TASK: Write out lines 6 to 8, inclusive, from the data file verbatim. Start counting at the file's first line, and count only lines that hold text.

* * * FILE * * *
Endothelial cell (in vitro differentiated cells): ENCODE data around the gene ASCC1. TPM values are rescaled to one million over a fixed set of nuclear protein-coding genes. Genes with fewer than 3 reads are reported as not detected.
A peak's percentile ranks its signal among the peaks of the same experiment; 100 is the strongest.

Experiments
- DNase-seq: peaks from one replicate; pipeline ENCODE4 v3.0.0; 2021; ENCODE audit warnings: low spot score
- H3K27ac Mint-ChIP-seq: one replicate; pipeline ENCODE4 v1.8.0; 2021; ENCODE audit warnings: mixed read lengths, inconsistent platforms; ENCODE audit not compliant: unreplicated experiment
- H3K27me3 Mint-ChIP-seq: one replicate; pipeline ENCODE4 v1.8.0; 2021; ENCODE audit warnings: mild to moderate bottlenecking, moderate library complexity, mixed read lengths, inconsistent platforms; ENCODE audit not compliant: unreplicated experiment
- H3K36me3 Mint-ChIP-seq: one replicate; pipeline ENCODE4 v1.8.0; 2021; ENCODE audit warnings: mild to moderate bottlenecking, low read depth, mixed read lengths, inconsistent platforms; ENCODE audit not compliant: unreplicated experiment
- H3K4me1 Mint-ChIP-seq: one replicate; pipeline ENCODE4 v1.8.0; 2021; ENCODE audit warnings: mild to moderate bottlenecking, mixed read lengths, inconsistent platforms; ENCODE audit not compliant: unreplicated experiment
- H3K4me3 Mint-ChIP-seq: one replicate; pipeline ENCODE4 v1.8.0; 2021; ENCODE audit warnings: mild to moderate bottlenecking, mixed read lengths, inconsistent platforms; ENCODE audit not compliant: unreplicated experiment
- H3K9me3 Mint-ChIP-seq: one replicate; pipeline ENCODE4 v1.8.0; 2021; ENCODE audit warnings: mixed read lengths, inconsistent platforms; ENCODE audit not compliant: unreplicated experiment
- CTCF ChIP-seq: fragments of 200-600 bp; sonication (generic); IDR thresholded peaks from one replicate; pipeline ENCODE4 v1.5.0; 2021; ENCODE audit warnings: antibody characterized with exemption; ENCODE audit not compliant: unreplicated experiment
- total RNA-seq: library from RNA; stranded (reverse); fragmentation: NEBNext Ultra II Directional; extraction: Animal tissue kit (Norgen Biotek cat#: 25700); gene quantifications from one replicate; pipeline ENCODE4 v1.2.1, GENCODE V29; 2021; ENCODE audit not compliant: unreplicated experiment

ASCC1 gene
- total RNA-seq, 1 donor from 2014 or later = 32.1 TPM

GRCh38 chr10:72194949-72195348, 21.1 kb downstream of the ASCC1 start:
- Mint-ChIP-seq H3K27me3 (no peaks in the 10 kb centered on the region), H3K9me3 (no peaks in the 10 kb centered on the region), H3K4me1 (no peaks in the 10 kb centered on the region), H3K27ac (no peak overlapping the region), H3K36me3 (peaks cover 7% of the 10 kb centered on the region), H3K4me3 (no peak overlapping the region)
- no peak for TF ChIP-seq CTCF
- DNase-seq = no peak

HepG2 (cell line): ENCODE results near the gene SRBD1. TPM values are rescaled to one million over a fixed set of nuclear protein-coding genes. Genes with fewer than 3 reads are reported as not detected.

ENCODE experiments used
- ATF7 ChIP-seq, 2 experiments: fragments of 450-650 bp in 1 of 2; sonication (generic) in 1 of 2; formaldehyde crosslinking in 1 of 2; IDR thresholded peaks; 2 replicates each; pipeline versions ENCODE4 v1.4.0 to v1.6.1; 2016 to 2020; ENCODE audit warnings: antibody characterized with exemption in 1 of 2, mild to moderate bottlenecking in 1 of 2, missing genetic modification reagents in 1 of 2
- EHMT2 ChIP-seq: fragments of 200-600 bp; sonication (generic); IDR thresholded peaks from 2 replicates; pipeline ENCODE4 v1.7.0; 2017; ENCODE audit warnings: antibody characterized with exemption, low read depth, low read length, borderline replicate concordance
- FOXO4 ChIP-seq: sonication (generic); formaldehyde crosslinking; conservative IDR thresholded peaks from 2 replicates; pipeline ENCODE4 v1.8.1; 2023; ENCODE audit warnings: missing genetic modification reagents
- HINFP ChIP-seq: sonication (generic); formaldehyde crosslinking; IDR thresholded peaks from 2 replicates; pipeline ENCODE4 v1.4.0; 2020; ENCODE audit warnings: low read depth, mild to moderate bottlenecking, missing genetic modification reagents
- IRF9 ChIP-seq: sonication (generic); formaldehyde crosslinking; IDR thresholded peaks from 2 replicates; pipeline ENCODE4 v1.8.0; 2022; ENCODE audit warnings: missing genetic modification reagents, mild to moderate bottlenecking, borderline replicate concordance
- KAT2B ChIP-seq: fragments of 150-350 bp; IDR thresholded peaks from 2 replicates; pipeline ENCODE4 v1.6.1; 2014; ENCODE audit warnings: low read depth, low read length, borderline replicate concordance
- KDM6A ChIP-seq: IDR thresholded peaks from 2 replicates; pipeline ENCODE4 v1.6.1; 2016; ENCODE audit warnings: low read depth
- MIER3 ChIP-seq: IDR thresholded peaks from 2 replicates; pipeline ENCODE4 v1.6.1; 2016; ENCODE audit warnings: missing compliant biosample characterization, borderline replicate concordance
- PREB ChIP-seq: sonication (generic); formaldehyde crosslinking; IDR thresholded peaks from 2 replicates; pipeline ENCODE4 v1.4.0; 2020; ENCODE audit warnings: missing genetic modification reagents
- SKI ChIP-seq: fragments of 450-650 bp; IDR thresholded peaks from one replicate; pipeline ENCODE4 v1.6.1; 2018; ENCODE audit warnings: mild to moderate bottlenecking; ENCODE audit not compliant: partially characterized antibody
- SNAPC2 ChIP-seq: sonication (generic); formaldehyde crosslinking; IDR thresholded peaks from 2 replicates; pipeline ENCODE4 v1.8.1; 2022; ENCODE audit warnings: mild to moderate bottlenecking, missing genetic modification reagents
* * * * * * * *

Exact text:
- H3K27me3 Mint-ChIP-seq: one replicate; pipeline ENCODE4 v1.8.0; 2021; ENCODE audit warnings: mild to moderate bottlenecking, moderate library complexity, mixed read lengths, inconsistent platforms; ENCODE audit not compliant: unreplicated experiment
- H3K36me3 Mint-ChIP-seq: one replicate; pipeline ENCODE4 v1.8.0; 2021; ENCODE audit warnings: mild to moderate bottlenecking, low read depth, mixed read lengths, inconsistent platforms; ENCODE audit not compliant: unreplicated experiment
- H3K4me1 Mint-ChIP-seq: one replicate; pipeline ENCODE4 v1.8.0; 2021; ENCODE audit warnings: mild to moderate bottlenecking, mixed read lengths, inconsistent platforms; ENCODE audit not compliant: unreplicated experiment